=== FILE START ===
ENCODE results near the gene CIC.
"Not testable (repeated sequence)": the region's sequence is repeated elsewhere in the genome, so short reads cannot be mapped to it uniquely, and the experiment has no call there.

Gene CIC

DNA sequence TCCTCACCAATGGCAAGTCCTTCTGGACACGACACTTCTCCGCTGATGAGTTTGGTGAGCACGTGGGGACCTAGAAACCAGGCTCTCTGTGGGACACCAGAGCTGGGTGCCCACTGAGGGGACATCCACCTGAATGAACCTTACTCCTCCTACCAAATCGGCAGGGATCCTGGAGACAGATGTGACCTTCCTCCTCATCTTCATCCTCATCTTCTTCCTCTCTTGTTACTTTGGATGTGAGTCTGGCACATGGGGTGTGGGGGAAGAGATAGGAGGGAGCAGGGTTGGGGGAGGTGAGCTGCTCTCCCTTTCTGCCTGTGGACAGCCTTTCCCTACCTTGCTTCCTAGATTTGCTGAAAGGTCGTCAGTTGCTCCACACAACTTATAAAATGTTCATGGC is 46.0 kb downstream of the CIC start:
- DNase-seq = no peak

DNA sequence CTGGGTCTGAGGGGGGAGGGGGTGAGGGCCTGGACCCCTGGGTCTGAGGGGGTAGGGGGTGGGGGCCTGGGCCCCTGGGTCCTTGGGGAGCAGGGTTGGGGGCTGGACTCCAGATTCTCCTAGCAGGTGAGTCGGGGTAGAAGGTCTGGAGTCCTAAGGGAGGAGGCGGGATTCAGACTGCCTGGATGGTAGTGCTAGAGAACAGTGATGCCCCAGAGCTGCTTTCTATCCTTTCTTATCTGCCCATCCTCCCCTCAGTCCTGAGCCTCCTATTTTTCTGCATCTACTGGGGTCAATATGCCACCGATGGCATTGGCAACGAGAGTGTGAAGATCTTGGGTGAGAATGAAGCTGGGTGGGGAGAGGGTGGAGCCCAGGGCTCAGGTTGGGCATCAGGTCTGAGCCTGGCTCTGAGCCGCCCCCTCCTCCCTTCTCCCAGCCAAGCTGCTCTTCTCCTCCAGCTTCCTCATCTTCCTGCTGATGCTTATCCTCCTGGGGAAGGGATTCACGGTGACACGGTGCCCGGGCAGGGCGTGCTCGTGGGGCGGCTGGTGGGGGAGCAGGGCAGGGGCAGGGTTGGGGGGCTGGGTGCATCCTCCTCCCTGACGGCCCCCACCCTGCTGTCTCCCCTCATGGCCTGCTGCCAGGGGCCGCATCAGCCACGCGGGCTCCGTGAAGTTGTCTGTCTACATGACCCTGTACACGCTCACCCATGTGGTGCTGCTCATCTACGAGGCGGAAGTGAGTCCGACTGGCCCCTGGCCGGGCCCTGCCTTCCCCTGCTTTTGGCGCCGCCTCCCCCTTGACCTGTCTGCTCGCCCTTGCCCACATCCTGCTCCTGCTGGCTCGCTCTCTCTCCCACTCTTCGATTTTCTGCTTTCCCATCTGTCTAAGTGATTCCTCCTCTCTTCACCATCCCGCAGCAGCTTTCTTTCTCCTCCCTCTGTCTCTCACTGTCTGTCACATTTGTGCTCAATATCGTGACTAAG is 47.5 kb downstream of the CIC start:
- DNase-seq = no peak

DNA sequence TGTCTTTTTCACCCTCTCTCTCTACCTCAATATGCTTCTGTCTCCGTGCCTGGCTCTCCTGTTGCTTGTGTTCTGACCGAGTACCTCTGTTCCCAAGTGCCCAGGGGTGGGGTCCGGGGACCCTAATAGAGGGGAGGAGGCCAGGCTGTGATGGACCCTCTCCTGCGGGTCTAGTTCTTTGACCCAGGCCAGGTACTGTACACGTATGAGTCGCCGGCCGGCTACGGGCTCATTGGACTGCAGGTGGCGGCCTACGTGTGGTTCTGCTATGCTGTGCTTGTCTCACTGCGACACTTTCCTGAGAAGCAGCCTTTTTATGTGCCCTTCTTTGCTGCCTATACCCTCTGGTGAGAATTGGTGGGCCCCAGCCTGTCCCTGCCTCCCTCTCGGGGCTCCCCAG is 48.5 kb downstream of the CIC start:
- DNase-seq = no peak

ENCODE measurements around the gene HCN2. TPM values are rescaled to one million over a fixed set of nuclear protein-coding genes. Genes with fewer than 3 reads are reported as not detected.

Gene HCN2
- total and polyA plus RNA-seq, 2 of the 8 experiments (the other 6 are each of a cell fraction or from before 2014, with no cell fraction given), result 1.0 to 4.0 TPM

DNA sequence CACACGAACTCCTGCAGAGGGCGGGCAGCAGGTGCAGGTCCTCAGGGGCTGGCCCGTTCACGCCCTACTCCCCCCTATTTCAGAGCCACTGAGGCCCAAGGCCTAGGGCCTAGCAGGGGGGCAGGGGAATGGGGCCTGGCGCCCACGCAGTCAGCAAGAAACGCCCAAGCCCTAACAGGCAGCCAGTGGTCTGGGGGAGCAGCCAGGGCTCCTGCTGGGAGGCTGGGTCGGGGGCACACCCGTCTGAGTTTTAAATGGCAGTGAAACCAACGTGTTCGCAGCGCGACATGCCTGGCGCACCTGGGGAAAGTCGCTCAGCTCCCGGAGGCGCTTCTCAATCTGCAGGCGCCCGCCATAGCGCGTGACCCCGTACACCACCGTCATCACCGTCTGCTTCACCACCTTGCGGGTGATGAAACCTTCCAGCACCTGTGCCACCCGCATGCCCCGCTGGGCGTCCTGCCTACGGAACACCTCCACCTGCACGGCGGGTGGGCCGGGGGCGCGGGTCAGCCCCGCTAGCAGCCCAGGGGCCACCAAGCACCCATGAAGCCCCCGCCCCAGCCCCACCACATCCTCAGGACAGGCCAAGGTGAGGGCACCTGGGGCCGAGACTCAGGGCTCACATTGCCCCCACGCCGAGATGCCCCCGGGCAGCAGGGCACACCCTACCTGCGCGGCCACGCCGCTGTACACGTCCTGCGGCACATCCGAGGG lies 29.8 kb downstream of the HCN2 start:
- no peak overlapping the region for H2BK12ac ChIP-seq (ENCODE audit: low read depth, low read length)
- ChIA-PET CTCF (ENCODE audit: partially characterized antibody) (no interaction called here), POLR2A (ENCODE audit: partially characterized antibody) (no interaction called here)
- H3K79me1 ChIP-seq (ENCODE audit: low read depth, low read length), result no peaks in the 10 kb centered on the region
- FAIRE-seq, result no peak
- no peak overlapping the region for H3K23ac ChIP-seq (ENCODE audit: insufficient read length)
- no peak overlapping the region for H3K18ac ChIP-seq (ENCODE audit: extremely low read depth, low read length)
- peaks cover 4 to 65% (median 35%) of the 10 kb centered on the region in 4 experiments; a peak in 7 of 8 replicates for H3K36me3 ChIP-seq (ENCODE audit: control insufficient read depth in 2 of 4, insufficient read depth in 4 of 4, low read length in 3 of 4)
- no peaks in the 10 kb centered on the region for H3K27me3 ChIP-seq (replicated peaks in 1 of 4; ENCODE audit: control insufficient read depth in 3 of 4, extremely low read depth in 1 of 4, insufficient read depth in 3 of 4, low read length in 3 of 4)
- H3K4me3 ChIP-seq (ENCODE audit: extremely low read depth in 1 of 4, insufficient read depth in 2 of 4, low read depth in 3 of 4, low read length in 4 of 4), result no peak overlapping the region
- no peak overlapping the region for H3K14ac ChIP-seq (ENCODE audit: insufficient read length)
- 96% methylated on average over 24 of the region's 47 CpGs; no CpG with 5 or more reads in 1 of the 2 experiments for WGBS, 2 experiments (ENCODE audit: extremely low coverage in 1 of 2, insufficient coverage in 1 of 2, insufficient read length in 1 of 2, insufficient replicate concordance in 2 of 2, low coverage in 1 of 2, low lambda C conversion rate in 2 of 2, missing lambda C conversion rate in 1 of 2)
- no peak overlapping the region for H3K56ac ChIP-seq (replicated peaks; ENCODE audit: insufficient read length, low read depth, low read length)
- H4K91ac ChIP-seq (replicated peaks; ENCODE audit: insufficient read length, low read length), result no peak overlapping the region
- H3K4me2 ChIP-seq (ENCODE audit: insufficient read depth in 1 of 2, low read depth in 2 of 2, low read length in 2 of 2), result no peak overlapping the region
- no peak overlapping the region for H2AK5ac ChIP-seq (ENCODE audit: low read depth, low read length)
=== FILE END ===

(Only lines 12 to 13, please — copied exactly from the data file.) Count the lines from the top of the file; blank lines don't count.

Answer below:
- total and polyA plus RNA-seq, 2 of the 8 experiments (the other 6 are each of a cell fraction or from before 2014, with no cell fraction given), result 1.0 to 4.0 TPM

DNA sequence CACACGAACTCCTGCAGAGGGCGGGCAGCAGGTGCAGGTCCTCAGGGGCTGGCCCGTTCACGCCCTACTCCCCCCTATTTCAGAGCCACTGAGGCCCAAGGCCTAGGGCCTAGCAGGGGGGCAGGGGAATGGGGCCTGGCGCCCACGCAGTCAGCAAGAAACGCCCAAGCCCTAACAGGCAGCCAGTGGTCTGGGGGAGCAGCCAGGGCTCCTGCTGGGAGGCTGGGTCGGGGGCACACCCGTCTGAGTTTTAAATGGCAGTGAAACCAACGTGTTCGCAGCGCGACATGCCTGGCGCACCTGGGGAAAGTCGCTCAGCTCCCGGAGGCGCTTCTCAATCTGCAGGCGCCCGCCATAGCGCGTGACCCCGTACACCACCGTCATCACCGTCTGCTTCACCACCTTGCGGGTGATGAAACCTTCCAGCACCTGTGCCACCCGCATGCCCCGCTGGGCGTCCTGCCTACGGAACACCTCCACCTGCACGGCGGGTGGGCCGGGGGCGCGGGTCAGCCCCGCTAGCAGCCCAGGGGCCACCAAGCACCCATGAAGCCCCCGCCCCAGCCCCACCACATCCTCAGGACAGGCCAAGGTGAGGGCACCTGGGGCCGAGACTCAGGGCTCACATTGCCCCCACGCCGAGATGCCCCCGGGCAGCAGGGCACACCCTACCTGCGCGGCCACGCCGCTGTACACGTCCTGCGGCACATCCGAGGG lies 29.8 kb downstream of the HCN2 start: